Who pays my lawyer?


You do. But have faith; there is a “but” to be considered.


When approaching an attorney – few questions are important as how the attorney will charge you for the work they undertake on your behalf. This is however often forgotten and confusion over your liability to your attorney may leave you disillusioned.

Remember attorneys invoice their clients based on time. This means that the more your client does for you in a matter, or he longer something takes, the more it will cost (including all letters, telephone calls, consultations and research). The attorney should give you their hourly rate and bear in mind, most attorneys will also invoice you VAT.

There is an enormously common misconception that “the other side” must pay the persons legal fees. Many people feel that as they have been wronged by the person they wish to sue or who is suing them, it is for that person to pay their legal fees.

This is indeed not the case.

However provision is made in our law for a successful party to claim back certain amounts which were expended in the litigation process from the unsuccessful party. This is referred to as “costs”. Costs of a law suit are calculated on a tariff which is prescribed by law. The tariff also has different scales categories of costs such as Party and Party costs and Attorney-Client costs.

Party and Party Costs are those costs which were necessarily incurred in the course of prosecuting or defending a claim. Attorney-Client costs are similar to Party and Party costs except that have a broader scope than that of Party and Party costs. As such, all costs and not only the necessary costs of the litigation can be set down on the Bill of Costs.


Once a determination is made by the court as to the category of costs awarded to the successful party, the attorney will draw up a Bill of Costs on the relevant tariff. Thereafter, the Bill will be sent to the unsuccessful party to consider and it will be set down for hearing at the court before a Taxing Master. The Taxing Master is vested with the authority to determine which items on the Bill are appropriate and to strike off those which are not allowed.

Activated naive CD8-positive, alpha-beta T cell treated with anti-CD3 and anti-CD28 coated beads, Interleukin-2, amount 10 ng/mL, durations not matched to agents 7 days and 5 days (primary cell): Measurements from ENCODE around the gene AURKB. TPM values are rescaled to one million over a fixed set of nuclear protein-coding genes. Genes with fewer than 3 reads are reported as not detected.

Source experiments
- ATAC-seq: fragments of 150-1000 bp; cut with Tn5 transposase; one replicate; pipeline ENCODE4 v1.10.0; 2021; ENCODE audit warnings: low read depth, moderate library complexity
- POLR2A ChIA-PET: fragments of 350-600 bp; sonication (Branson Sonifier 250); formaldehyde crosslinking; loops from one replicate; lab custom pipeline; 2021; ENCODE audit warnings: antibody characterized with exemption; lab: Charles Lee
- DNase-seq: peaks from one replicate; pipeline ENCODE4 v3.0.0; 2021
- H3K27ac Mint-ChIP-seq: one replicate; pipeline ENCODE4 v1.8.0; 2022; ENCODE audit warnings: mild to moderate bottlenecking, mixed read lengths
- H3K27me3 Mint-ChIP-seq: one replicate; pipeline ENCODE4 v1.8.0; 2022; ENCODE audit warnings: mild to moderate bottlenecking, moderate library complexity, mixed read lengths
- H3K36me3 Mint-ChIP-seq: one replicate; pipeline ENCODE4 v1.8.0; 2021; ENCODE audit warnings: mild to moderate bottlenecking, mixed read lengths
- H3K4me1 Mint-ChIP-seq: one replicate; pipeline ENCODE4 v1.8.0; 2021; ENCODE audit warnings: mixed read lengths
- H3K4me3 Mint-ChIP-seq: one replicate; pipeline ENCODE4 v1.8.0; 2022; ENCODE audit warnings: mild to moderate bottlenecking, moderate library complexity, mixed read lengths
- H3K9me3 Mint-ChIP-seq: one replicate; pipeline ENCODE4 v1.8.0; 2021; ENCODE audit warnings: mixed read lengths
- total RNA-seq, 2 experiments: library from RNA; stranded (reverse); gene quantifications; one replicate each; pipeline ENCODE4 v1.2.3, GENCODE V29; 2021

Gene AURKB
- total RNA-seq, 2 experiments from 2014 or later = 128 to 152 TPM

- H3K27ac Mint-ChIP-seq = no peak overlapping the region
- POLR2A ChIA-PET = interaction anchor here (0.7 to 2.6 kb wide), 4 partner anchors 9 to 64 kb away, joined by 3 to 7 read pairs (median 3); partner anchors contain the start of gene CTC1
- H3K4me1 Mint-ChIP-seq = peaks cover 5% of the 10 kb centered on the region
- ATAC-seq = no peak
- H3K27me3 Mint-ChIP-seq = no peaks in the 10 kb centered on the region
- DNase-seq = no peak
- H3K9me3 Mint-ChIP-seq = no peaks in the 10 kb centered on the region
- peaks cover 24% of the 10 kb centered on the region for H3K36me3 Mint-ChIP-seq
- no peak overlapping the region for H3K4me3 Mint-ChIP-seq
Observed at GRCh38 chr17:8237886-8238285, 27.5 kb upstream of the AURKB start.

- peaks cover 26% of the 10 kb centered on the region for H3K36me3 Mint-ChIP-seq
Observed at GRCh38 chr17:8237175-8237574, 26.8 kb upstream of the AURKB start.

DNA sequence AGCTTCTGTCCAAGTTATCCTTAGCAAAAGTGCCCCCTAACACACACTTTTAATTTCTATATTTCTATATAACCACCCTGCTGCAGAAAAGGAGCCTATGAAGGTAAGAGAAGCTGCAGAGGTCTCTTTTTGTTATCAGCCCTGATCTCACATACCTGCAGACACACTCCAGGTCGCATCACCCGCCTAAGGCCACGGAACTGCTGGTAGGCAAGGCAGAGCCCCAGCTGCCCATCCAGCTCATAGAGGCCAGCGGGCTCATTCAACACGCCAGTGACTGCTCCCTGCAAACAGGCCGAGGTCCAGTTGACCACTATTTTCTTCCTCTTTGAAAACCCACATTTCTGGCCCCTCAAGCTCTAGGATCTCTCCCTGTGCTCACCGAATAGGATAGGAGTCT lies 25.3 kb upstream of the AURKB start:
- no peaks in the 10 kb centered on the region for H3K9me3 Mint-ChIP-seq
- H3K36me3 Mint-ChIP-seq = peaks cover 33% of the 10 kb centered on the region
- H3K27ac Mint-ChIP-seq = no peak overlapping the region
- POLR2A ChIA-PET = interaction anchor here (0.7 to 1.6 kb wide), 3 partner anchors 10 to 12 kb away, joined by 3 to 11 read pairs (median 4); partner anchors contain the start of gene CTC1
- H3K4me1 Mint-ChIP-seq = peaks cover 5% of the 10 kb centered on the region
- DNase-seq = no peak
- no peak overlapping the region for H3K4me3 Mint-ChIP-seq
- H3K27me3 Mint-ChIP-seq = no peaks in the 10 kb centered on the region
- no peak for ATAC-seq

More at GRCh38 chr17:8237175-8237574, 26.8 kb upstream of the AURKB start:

Once the Bill is taxed, the Bill has the effect of a judgment and if the unsuccessful party fails to pay the amount owed pursuant to the Bill, a warrant of attachment may be made.


Unfortunately attorneys are often not paid by their clients and as such, protect themselves by taking a deposit for fees and disbursements (such as sheriff or advocates fees) which will lie in their trust account until they have rendered you services. After a deposit has been paid, the attorney will certainly feel more comfortable with their relationship with you, and willing to commence acting on your behalf.


“Contingency fee agreements” (“no win, no fee”) used to be unlawful, and were considered an unethical form of touting for new clients. However, the ban no longer exists, and it is now possible in some instances to enter into an agreement of this nature with your attorney. These agreements are used by some practitioners where the client has no money to pay for the attorney’s fees, but has good merits of success against another party. Obviously these agreements do not apply when you are being sued by another party, unless you have a counter claim against them.

It is extremely important to address the issue of fees with your attorney at the inception of the matter in order that you are satisfied with all aspects of the conduct of your matter.

About the authorAndrea Goldman is a Partner at Goldman Schultz Attorneys. For more information contact info@gslaw.co.za or www.gslaw.co.za